expert/ascorbate.html#Chemical_Attributes

11


Two Major Routes to the Ascorbate Radical

Radical-Scavenger

Route

Dismutation

Route

12


Our Proposal for a Universal Sulfurylation

Factor

WE PROPOSE: 2-O-sulfate L-ascorbate radical plays a central role in the

"universal nonspecific mesenchymal reaction", which has also been referred to as

the Sanarelli-Shwartzman phenomenon.

Chiral

Paramagnetic

Quasi-aromatic

• Takebayashi, J., Kaji, H., Ichiyama, K., Makino, K., Gohda, E., Yamamoto, I. and Tai, A. (2007). Inhibition of free radical-induced erythrocyte

hemolysis by 2-O-substituted ascorbic acid derivatives. Free Radical Biology and Medicine, 43, 1156-1164.

• Verlangieri, A.J. and Mumma, R.O. (1973). In vivo sulfation of cholesterol by ascorbic acid 2-sulfate. Atherosclerosis,17, 37-48.

• Cabral, J., Haake, P. and Kessler, K. (1998). Rearrangement of 3-Acyl Derivatives of L-Ascorbic Acid. Journal of Carbohydrate Chemistry, 17, 1321-1329.

13


Routes to the 2-O-Substituted L-Ascorbate

Derivative Radicals

• Putative Direct SRN2Route:

Asc radical + PAPS Asc 2-S radical + PAP

Asc radical + ATP Asc 2-P radical + ADP

• Takebayashi’s Indirect “slow and continuous”

Radical-scavenger Route:

Asc 2-S + R.

Asc 2-P + R.

Asc 2-S radical + RH

Asc 2-P radical + RH

14


A Novel Alternative Route ?

Asc radical + endogenous electrophilic

“sulfuryl” donor

Sunlight

Nitric oxide synthase

(NOS)

Asc 2-S radical

15


Acidolysis, defined:

ACIDOLYSIS: noun ac·i·dol·y·sis \ˌa-sə-ˈdä-lə-səs\

“any chemical reaction analogous to hydrolysis in which an

acid plays a role similar to that of water”

Some Important Corollaries to our Hypothesis:

• ‘Hydro’-lases can act as ‘transfer’-ases in a relatively

hydrophobic environment. Acidolysis is catalyzed by the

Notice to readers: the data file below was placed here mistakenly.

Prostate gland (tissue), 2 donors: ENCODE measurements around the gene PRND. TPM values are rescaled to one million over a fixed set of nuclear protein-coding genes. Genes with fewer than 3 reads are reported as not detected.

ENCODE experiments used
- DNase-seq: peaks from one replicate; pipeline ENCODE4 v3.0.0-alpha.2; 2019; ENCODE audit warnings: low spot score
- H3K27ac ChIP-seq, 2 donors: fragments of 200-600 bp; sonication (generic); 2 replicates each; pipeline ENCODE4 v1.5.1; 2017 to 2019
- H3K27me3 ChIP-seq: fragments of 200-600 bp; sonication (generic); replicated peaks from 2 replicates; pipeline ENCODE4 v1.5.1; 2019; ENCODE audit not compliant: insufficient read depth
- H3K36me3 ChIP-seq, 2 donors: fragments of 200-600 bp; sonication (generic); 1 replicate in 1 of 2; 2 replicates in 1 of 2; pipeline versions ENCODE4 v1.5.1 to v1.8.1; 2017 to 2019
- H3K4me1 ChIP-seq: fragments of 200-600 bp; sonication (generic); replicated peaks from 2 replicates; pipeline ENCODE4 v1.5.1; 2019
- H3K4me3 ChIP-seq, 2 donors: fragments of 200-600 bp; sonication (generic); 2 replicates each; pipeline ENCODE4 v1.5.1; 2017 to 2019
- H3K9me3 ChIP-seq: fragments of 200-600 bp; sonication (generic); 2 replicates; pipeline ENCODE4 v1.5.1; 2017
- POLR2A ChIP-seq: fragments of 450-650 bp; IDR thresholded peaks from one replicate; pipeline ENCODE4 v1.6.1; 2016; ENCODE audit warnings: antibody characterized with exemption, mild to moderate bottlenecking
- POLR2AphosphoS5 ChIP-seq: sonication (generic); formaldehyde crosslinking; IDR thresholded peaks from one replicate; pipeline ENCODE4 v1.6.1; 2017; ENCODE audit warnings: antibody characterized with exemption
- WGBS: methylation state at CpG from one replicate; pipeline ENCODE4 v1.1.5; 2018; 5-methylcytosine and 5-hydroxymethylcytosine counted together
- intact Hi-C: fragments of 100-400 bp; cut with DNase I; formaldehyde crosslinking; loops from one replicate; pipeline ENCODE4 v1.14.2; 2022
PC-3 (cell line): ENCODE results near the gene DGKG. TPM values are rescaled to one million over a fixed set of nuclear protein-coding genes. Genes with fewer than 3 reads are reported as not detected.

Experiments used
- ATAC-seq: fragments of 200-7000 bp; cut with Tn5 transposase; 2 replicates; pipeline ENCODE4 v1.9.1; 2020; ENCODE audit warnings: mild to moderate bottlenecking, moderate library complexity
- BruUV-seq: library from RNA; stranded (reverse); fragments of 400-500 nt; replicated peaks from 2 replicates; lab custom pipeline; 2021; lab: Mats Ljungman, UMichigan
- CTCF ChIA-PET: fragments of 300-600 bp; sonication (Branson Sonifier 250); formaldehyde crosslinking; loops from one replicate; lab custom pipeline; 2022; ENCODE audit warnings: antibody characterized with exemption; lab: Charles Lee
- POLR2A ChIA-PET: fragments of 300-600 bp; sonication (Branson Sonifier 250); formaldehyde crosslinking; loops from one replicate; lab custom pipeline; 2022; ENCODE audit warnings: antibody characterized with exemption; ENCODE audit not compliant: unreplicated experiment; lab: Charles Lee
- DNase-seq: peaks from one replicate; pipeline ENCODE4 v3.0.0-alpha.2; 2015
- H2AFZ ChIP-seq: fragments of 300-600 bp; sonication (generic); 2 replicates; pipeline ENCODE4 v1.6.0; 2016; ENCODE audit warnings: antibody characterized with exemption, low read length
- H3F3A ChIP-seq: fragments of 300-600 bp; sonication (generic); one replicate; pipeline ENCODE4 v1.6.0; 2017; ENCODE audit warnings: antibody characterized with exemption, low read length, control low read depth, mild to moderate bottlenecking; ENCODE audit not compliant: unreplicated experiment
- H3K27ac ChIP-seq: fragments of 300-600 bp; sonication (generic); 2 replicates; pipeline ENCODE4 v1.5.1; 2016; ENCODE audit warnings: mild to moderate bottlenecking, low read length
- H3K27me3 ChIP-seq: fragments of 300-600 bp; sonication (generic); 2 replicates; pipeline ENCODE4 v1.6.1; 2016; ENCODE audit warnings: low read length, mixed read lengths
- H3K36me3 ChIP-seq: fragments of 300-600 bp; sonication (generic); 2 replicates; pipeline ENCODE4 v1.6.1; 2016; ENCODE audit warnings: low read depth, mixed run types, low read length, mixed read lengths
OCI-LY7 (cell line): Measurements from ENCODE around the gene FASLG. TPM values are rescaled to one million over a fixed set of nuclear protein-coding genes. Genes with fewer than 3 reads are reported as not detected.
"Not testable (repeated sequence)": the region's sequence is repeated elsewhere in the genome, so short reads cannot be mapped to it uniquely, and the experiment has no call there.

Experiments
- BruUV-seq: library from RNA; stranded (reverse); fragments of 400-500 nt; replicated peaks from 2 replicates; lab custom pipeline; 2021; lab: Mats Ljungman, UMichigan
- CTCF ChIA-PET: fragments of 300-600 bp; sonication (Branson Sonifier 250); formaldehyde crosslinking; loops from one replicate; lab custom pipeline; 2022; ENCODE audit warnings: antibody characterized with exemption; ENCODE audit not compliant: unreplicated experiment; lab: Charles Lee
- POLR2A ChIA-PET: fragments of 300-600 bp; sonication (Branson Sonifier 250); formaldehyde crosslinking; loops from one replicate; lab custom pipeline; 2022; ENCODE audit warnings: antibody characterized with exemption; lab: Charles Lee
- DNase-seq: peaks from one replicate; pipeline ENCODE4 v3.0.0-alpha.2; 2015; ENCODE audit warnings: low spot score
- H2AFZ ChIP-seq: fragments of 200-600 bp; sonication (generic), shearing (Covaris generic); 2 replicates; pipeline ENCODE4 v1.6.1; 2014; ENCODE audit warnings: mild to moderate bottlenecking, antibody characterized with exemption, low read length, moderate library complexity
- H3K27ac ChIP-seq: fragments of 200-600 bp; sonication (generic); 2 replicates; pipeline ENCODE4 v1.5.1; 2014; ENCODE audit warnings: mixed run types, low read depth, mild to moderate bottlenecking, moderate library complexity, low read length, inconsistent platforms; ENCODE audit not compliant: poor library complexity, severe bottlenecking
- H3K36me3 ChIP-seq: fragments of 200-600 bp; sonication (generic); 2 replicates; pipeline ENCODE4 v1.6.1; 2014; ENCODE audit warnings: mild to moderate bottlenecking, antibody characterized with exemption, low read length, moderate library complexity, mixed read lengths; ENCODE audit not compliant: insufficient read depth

Ascorbate radical during inflammatory stress!

• The hydrophobic effect and heterogeneous catalysis enable

the 2-O-substituted-L-ascorbate radicals to “acidolyze”

biological nucleophiles. Consider lipases, phosphatases,

sulfatases, behaving in an anabolic capacity during the SSP.

16


What do they have in common?

Dopamine-4-

phosphate ester

Phosphoenol

pyruvate

2-O-Phosphate-

L-ascorbate

17


What do they have in common?

Noradrenaline

sulfate

Melatonin sulfate

Catechol sulfate

2-O-Sulfate L-

ascorbate

18


Putative Ascorbate Derivate radicals as

"reactive transient" group transfer factors

19


Initiation, Propagation, Termination of

Radical Chain Reactions

20


Preformed ATP and PAPS as "penultimate"

electrophilic phosphoryl and sulfuryl sources

21


How to "flatten the free energy landscape"

in biological group transfer reactions

Berry pseudorotation; spin-correlated radical pairs;

pH-dependent speciation of e aq's; e aq's "assist“;

ELF EM energy "assist“; Cu1+ "assist"

22


Our Proposal for pH Dependent e(aq) Speciation

Mizuse, K. and Fujii, A. (2013). Characterization of a Solvent-Separated Ion-Radical Pair in Cationized Water Networks: Infrared

Photodissociation and Ar-Attachment Experiments for Water Cluster Radical Cations (H2O)n+ (n = 3–8). The Journal of Physical

Chemistry A, 117, 929-938.

Larsen, R.E., Glover, W.J. and Schwartz, B.J. (2010). Does the hydrated electron occupy a cavity? Science, 329, 65-69.

23


Proposed Route to Acid

Mucopolysaccharides in the SSP

24



Ascorbate Radical as a

Transacylation Catalyst

26


Ascorbate Radical as a

Transnitrosylation Catalyst

27


Ascorbate Radical as a

Transglycosylation Catalyst

Proposed 2-O-glucosyl

L-Ascorbate Radical

(group transfer factor)

2-O-glucosyl- L-Ascorbate

(a natural product)

28



The Ascorbate Radical as a

Photophosphorylation Catalyst ?

30


Conclusion:

The Ascorbate radical, and the putative

Ascorbate derivative radicals, provide:

(a) lifelong biological group transfer

catalysis, in inflamed tissue,

(b) and lifelong modulation of redox

kinetics

31